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How to Polish Truck Without Clear Coat?


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#1 flash_e

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Posted 31 August 2009 - 05:22 AM

I need to revive a 1991 chevy s10 that does not have a clear coat over the paint. Do I go about polisihing it the same way I would with a vehicle that has a clear coat? I have the flex XC and Menzerna Power Gloss, Power Finish, and Menzerna Super Finish. Would I start out with the power finish and work my way towards the more aggressive if needed? I just do not want to damage the paint but be able to bring back the shine. Thanks in advance.

#2 Mike Phillips

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Posted 31 August 2009 - 05:44 AM

Yes you would approach it the same way you would a clear coat except be cautious as generally speaking, single stage paints can be much softer than clear coats with the exception of single stage white paints due to the pigment type.

What this means is be extra careful around any raised body lings, edges or corners as you could easy remove too much paint and expose the primer underneath.

Most single stage paints react well to polishes that contain some kind of oil in them as the oil soaks in and bring out the full color of the paint.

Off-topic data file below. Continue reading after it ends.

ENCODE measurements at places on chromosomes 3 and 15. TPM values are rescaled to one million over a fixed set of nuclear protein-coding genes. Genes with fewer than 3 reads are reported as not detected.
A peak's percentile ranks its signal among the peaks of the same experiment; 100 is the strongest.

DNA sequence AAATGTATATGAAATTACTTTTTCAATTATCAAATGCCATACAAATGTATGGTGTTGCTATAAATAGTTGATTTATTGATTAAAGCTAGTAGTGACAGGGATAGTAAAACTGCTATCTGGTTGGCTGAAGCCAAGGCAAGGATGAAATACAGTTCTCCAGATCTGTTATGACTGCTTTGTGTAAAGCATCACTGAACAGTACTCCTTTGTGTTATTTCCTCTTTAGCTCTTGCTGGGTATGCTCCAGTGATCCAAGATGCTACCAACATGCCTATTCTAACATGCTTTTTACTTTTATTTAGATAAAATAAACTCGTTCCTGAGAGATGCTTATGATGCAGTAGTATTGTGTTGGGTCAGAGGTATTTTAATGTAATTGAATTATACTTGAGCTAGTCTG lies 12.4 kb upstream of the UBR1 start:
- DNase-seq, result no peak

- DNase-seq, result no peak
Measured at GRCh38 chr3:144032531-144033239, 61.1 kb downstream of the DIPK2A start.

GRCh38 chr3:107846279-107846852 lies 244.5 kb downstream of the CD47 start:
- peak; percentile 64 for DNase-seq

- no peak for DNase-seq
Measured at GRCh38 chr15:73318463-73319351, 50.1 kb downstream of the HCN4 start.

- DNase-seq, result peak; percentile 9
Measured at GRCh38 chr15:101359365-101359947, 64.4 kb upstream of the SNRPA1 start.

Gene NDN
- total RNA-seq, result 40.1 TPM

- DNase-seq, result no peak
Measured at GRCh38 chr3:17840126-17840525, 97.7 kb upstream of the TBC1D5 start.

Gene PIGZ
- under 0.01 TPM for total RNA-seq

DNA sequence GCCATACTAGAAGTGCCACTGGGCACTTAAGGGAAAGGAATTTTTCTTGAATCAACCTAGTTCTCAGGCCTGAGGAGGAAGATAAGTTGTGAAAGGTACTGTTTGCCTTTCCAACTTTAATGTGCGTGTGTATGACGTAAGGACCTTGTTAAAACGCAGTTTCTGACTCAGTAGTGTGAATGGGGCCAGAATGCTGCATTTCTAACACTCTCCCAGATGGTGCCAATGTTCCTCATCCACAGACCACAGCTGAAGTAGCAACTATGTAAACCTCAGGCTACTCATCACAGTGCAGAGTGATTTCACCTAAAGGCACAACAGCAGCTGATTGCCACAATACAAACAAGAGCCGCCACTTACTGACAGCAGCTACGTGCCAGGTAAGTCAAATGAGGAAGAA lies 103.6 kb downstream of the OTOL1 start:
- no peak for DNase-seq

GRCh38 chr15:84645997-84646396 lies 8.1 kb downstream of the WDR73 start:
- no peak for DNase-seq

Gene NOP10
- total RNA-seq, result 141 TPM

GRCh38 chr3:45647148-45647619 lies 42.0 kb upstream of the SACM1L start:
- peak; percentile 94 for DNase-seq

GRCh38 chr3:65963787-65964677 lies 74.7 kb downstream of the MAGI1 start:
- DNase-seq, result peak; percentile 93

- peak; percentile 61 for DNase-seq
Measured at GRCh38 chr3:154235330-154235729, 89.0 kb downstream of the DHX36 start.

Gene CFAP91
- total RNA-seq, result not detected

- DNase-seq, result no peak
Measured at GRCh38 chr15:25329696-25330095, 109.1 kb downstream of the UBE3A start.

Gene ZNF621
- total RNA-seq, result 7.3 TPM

Meguiar's is famous for their pure polishes for work like this, if you haven't tried a product like M03 Machine Glaze or M07 Show Car Glaze or M81 Hand Polish they will all work the same to gorge the paint and bring out the full richness of color.

All three of the above can be applied with dual action polishers or by hand, M03 can also be applied with a rotary buffer. All three above are non-abrasive, as in no abrading ability.

M09 and M82 and M80 are all cleaner/polishes and also have polishing oils which would work also.

M205 also has some kind of beautifying polishing oils in it but I don't know if they're like the traditional products or something cutting edge, I do know that I recently helped a guy to restore the paint on a 1929 Hupmobile and he said the M205 as a finishing polish worked great!


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#3 flash_e

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Posted 31 August 2009 - 08:03 AM

Will the Menzerna polishes be too agressive and not give me the desired results? There is pretty heavy oxidation that needs to be removed. Will all of the above Meguiar's glazes or polishes accomplish this. I was also wondering if the oil based products will work with collinite liquid insulator? Thanks for the good information and sharing some of your knowledge to a newby!

#4 Mike Phillips

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Posted 31 August 2009 - 08:18 AM

Will the Menzerna polishes be too aggressive and not give me the desired results? There is pretty heavy oxidation that needs to be removed. Will all of the above Meguiar's glazes or polishes accomplish this. I was also wondering if the oil based products will work with collinite liquid insulator? Thanks for the good information and sharing some of your knowledge to a newby!